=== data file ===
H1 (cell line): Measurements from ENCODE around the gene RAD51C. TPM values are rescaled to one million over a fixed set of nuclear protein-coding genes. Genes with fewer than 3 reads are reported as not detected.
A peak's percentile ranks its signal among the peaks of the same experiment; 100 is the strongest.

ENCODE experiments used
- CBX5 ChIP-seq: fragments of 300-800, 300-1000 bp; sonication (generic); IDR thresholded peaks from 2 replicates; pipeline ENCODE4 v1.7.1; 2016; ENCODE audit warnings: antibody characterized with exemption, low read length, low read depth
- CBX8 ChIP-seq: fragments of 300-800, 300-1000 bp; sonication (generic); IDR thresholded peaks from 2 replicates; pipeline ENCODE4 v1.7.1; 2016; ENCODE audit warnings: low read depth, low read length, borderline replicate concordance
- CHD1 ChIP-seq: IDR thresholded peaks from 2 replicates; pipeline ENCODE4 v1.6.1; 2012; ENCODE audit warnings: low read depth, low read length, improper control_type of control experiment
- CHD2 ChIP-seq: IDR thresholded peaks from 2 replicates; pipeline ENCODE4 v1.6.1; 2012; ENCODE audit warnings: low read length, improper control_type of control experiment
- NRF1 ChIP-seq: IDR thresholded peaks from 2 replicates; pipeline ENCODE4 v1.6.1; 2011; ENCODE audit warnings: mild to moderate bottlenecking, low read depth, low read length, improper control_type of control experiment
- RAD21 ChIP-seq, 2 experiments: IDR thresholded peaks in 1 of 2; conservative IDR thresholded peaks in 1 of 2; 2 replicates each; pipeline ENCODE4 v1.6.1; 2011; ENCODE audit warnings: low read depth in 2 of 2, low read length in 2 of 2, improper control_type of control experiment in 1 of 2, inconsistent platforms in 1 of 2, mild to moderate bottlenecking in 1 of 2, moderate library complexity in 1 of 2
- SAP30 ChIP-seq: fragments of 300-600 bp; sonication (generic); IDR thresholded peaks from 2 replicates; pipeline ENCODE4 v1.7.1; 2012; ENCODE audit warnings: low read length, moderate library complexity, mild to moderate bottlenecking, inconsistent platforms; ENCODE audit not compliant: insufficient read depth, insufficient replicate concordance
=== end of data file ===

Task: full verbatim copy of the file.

H1 (cell line): Measurements from ENCODE around the gene RAD51C. TPM values are rescaled to one million over a fixed set of nuclear protein-coding genes. Genes with fewer than 3 reads are reported as not detected.
A peak's percentile ranks its signal among the peaks of the same experiment; 100 is the strongest.

ENCODE experiments used
- CBX5 ChIP-seq: fragments of 300-800, 300-1000 bp; sonication (generic); IDR thresholded peaks from 2 replicates; pipeline ENCODE4 v1.7.1; 2016; ENCODE audit warnings: antibody characterized with exemption, low read length, low read depth
- CBX8 ChIP-seq: fragments of 300-800, 300-1000 bp; sonication (generic); IDR thresholded peaks from 2 replicates; pipeline ENCODE4 v1.7.1; 2016; ENCODE audit warnings: low read depth, low read length, borderline replicate concordance
- CHD1 ChIP-seq: IDR thresholded peaks from 2 replicates; pipeline ENCODE4 v1.6.1; 2012; ENCODE audit warnings: low read depth, low read length, improper control_type of control experiment
- CHD2 ChIP-seq: IDR thresholded peaks from 2 replicates; pipeline ENCODE4 v1.6.1; 2012; ENCODE audit warnings: low read length, improper control_type of control experiment
- NRF1 ChIP-seq: IDR thresholded peaks from 2 replicates; pipeline ENCODE4 v1.6.1; 2011; ENCODE audit warnings: mild to moderate bottlenecking, low read depth, low read length, improper control_type of control experiment
- RAD21 ChIP-seq, 2 experiments: IDR thresholded peaks in 1 of 2; conservative IDR thresholded peaks in 1 of 2; 2 replicates each; pipeline ENCODE4 v1.6.1; 2011; ENCODE audit warnings: low read depth in 2 of 2, low read length in 2 of 2, improper control_type of control experiment in 1 of 2, inconsistent platforms in 1 of 2, mild to moderate bottlenecking in 1 of 2, moderate library complexity in 1 of 2
- SAP30 ChIP-seq: fragments of 300-600 bp; sonication (generic); IDR thresholded peaks from 2 replicates; pipeline ENCODE4 v1.7.1; 2012; ENCODE audit warnings: low read length, moderate library complexity, mild to moderate bottlenecking, inconsistent platforms; ENCODE audit not compliant: insufficient read depth, insufficient replicate concordance